You can improve the structural integrity of the concrete, making it more resistant to cracking, by paying attention to it in those days after the pouring.

Moist curing was one of the more common methods of curing concrete in the early days. That means spraying it down with water frequently to ensure that it stays hydrated.

Hose the concrete down anywhere from 5 to 10 times every day for that first week. The moisture within the concrete will evaporate slowly but concrete that has been cured this way winds up being up to 50% stronger than concrete that has not been cured this way.

If you are pouring concrete during a cold weather period, do not spray. If you can’t do the moist curing, use a cover that will trap the moisture in and slow down the evaporation process.

Polyethylene sheeting, at least 4 mm in thickness, or a concrete curing insulating blanket should both work fine. All you have to do is wet down the concrete thoroughly and then cover it.

Can You Put a Hot Tub on Cinder Blocks?

If you don’t want to shell out for a concrete slab, there is an alternative. Cinder blocks, also known as pavers, can also be used in place of the concrete slab.

The good news is that there are more than a few different types of blocks that you can choose from: cobblestone, brick, concrete, rubber, and flagstone.

That said, there are a few things to be aware of before choosing this method. For one, raised pavers, particularly those with ridges or bumps, can ultimately put stress on the shell of the hot tub.

If you do go for pavers, make sure that they are smooth and that they interlock to create a completely flat surface. Cinder blocks, however, are a very dense material.

They offer more support than wood and even some concrete slabs depending on how flat and even they are. They have a low absorption rate that makes them resistant to some of the common issues that face poured concrete, such as efflorescence.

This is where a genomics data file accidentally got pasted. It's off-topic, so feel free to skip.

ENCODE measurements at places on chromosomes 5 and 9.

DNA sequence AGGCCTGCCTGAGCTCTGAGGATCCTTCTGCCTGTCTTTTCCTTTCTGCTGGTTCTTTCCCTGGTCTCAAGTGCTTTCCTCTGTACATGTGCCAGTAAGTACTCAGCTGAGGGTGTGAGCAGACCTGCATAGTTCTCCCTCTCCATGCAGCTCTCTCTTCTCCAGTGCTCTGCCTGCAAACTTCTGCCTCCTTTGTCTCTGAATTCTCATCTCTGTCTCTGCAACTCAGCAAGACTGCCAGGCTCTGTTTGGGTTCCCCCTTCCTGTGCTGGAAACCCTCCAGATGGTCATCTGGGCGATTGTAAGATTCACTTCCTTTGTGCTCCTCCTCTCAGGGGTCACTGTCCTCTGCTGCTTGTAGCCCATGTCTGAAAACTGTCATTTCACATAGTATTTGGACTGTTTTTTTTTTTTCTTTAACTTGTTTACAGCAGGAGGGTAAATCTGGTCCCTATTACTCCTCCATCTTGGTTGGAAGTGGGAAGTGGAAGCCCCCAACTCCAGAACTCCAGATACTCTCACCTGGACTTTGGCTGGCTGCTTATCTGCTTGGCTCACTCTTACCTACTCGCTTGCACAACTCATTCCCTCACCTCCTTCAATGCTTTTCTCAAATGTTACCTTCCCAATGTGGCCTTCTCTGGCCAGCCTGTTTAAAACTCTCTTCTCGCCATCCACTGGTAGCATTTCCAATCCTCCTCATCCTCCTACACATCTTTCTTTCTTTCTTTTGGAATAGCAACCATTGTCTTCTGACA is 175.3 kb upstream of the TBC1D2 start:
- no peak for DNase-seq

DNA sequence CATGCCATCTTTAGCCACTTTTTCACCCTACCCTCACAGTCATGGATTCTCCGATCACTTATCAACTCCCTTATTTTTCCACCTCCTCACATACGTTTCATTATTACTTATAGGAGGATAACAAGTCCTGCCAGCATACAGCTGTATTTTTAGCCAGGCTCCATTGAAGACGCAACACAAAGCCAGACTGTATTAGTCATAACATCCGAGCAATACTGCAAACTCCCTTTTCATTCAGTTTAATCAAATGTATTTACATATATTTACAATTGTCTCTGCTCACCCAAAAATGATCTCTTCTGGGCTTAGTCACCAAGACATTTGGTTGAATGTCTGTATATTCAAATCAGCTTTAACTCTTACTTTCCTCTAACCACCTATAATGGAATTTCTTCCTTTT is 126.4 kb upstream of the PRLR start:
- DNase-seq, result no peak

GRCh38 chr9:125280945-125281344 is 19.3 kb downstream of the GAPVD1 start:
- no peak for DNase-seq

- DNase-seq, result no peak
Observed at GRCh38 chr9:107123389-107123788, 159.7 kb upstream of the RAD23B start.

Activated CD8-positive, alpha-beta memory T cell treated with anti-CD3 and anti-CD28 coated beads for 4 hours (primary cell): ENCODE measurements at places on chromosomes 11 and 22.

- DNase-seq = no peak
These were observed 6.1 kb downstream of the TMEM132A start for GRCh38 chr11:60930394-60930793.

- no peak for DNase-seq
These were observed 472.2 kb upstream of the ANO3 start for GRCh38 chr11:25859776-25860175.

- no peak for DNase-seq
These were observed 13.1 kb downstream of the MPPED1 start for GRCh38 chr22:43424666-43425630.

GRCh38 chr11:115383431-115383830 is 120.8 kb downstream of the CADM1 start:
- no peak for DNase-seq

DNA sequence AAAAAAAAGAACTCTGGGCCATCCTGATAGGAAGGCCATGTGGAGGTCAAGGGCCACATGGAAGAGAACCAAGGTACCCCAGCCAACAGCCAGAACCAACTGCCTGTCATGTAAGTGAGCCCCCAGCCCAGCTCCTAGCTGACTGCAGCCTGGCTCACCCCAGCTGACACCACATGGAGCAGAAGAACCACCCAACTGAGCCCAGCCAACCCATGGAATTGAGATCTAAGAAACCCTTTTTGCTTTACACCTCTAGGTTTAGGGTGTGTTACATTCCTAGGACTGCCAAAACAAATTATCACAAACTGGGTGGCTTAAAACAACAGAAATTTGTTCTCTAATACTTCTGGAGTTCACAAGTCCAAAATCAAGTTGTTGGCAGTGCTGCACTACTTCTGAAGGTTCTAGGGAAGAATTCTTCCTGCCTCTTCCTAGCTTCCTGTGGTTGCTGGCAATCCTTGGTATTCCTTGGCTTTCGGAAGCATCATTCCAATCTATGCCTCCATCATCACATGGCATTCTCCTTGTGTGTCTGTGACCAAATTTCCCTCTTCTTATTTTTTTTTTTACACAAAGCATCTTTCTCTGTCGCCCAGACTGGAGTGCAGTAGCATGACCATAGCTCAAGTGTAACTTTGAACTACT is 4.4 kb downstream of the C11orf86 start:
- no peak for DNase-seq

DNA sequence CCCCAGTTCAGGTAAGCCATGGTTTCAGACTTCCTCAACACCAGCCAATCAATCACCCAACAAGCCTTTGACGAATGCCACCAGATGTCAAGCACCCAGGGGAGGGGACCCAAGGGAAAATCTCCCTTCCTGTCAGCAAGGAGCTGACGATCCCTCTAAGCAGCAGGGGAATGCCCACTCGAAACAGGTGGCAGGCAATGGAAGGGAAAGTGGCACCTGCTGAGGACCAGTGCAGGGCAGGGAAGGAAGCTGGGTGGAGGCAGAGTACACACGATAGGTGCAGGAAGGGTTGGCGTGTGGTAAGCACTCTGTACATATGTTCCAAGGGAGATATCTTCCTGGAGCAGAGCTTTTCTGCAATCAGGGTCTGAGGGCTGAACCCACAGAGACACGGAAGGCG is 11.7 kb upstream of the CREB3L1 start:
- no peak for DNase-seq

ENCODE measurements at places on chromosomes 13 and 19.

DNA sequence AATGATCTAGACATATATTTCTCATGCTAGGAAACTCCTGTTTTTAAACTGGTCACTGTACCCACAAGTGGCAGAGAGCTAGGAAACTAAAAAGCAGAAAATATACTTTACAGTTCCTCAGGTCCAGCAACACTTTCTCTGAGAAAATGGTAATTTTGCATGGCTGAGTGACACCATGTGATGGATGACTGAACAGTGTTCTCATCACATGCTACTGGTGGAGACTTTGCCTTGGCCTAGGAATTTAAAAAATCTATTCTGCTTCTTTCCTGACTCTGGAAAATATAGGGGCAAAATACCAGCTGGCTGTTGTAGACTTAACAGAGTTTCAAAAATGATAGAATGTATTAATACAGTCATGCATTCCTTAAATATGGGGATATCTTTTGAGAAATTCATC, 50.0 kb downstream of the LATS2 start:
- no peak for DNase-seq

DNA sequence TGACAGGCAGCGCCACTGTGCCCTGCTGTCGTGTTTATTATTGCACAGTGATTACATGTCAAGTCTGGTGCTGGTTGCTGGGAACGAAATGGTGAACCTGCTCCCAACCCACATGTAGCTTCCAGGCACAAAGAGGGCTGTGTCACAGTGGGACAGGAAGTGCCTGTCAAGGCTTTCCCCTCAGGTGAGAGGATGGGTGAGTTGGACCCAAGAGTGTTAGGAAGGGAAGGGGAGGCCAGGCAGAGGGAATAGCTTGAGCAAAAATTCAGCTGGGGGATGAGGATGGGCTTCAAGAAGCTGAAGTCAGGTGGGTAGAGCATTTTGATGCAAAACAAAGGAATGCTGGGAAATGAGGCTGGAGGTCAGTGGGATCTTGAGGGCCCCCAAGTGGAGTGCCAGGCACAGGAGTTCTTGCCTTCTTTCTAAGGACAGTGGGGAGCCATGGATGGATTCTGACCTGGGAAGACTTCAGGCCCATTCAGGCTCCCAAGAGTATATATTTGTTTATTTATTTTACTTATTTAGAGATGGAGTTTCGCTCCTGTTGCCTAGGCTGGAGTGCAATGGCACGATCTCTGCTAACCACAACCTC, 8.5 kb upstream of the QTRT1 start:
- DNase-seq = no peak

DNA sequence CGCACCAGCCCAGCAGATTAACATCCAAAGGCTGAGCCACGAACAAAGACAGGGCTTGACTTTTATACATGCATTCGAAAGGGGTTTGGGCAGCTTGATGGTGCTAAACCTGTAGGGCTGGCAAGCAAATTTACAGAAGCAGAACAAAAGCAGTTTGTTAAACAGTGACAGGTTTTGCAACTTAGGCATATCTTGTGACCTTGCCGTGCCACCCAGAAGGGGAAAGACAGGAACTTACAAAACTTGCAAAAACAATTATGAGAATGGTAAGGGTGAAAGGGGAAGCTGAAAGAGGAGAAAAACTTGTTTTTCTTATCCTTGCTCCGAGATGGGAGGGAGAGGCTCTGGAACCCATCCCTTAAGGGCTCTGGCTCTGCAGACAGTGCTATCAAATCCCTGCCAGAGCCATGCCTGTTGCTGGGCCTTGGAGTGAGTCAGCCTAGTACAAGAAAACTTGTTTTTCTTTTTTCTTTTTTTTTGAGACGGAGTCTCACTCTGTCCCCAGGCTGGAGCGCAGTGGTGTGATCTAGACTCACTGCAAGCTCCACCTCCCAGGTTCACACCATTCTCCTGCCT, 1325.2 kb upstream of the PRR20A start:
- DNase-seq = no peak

That is where salt deposits can rise to the concrete’s surface. If that weren’t enough, cinder blocks offer easier access to the underside of the hot tub in the event of issues with plumbing lines or buried electrical.

Just remove them to get to the problem and put them back when you are done. Cinder blocks also offer a wider array of design choices. They come in a ton of shapes, colors, sizes, and textures.

Lastly, you don’t have to wait a month for curing if you have cinder blocks. You can literally go to your home improvement store and have a pad built all in one afternoon.

Can a Hot Tub Sit on Decking?

The short answer is “yes,” with a “but.” It is very common to see hot tubs sitting on wooden decking. That said, there are things to be aware of.

The last thing that anyone wants is to have a hot tub not rated to support a hot tub, leading to damage for both. If you put your hot tub on a wooden deck, know the weight of the hot tub as well as the weight that the deck can support.

You may not have a situation where the hot tub falls straight through right away, but a weight imbalance can weaken the structural support of the deck over time.

Surface-level decks can, in most cases, take on the full weight of a hot tub that is fully-loaded. The further from the ground the deck gets, the more likely the need will be to support it.

There are plenty of ways to estimate how much weight your deck can support and how to reinforce the deck posts should that be needed.

Also, make sure that you have plenty of space around the hot tub so that you can remove the cover. It will be a huge pain if you can’t access the lid to remove it. Not only that, it ensures that you or guests can get in and out of the hot tub with no problem.

Finally, make sure your deck is sanded. There’s nothing worse than stepping out of your hot tub only to be greeted by a splinter!